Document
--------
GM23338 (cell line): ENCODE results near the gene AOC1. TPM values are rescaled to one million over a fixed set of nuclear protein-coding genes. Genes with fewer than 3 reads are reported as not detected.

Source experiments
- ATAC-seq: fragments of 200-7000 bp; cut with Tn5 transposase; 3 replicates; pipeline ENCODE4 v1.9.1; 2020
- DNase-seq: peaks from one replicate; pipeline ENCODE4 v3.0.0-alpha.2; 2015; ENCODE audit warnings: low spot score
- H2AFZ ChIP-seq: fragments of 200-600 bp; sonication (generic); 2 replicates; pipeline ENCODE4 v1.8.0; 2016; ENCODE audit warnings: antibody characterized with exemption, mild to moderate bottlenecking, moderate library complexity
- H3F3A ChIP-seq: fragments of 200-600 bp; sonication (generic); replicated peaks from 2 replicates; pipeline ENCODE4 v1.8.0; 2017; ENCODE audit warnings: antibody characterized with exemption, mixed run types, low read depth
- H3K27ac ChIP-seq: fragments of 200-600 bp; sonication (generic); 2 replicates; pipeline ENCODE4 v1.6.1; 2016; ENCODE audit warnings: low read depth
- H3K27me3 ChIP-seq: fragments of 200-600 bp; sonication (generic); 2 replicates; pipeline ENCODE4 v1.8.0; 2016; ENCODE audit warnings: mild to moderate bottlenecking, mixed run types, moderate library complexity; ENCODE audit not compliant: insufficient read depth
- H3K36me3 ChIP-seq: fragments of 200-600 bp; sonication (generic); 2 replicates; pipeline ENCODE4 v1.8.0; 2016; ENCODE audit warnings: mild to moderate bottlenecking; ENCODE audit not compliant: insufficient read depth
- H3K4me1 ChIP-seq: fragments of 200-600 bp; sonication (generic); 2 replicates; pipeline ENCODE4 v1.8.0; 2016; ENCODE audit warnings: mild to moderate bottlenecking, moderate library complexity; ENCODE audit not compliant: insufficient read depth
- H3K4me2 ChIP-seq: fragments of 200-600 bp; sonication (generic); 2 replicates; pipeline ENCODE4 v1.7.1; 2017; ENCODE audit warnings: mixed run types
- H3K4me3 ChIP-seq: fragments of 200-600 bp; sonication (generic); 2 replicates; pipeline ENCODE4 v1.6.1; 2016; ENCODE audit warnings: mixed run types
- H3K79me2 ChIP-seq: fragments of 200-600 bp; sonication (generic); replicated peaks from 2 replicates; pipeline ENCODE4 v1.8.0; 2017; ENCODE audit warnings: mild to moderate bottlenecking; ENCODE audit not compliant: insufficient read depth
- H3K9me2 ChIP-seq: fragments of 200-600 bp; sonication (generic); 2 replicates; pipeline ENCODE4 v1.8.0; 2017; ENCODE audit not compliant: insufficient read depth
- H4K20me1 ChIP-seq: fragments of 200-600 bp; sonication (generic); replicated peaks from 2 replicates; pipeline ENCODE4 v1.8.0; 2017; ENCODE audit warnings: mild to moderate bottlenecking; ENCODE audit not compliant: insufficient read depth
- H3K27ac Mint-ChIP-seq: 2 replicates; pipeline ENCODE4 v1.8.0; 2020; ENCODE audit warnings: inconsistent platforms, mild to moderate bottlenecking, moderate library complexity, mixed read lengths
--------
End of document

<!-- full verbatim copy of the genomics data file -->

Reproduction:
GM23338 (cell line): ENCODE results near the gene AOC1. TPM values are rescaled to one million over a fixed set of nuclear protein-coding genes. Genes with fewer than 3 reads are reported as not detected.

Source experiments
- ATAC-seq: fragments of 200-7000 bp; cut with Tn5 transposase; 3 replicates; pipeline ENCODE4 v1.9.1; 2020
- DNase-seq: peaks from one replicate; pipeline ENCODE4 v3.0.0-alpha.2; 2015; ENCODE audit warnings: low spot score
- H2AFZ ChIP-seq: fragments of 200-600 bp; sonication (generic); 2 replicates; pipeline ENCODE4 v1.8.0; 2016; ENCODE audit warnings: antibody characterized with exemption, mild to moderate bottlenecking, moderate library complexity
- H3F3A ChIP-seq: fragments of 200-600 bp; sonication (generic); replicated peaks from 2 replicates; pipeline ENCODE4 v1.8.0; 2017; ENCODE audit warnings: antibody characterized with exemption, mixed run types, low read depth
- H3K27ac ChIP-seq: fragments of 200-600 bp; sonication (generic); 2 replicates; pipeline ENCODE4 v1.6.1; 2016; ENCODE audit warnings: low read depth
- H3K27me3 ChIP-seq: fragments of 200-600 bp; sonication (generic); 2 replicates; pipeline ENCODE4 v1.8.0; 2016; ENCODE audit warnings: mild to moderate bottlenecking, mixed run types, moderate library complexity; ENCODE audit not compliant: insufficient read depth
- H3K36me3 ChIP-seq: fragments of 200-600 bp; sonication (generic); 2 replicates; pipeline ENCODE4 v1.8.0; 2016; ENCODE audit warnings: mild to moderate bottlenecking; ENCODE audit not compliant: insufficient read depth
- H3K4me1 ChIP-seq: fragments of 200-600 bp; sonication (generic); 2 replicates; pipeline ENCODE4 v1.8.0; 2016; ENCODE audit warnings: mild to moderate bottlenecking, moderate library complexity; ENCODE audit not compliant: insufficient read depth
- H3K4me2 ChIP-seq: fragments of 200-600 bp; sonication (generic); 2 replicates; pipeline ENCODE4 v1.7.1; 2017; ENCODE audit warnings: mixed run types
- H3K4me3 ChIP-seq: fragments of 200-600 bp; sonication (generic); 2 replicates; pipeline ENCODE4 v1.6.1; 2016; ENCODE audit warnings: mixed run types
- H3K79me2 ChIP-seq: fragments of 200-600 bp; sonication (generic); replicated peaks from 2 replicates; pipeline ENCODE4 v1.8.0; 2017; ENCODE audit warnings: mild to moderate bottlenecking; ENCODE audit not compliant: insufficient read depth
- H3K9me2 ChIP-seq: fragments of 200-600 bp; sonication (generic); 2 replicates; pipeline ENCODE4 v1.8.0; 2017; ENCODE audit not compliant: insufficient read depth
- H4K20me1 ChIP-seq: fragments of 200-600 bp; sonication (generic); replicated peaks from 2 replicates; pipeline ENCODE4 v1.8.0; 2017; ENCODE audit warnings: mild to moderate bottlenecking; ENCODE audit not compliant: insufficient read depth
- H3K27ac Mint-ChIP-seq: 2 replicates; pipeline ENCODE4 v1.8.0; 2020; ENCODE audit warnings: inconsistent platforms, mild to moderate bottlenecking, moderate library complexity, mixed read lengths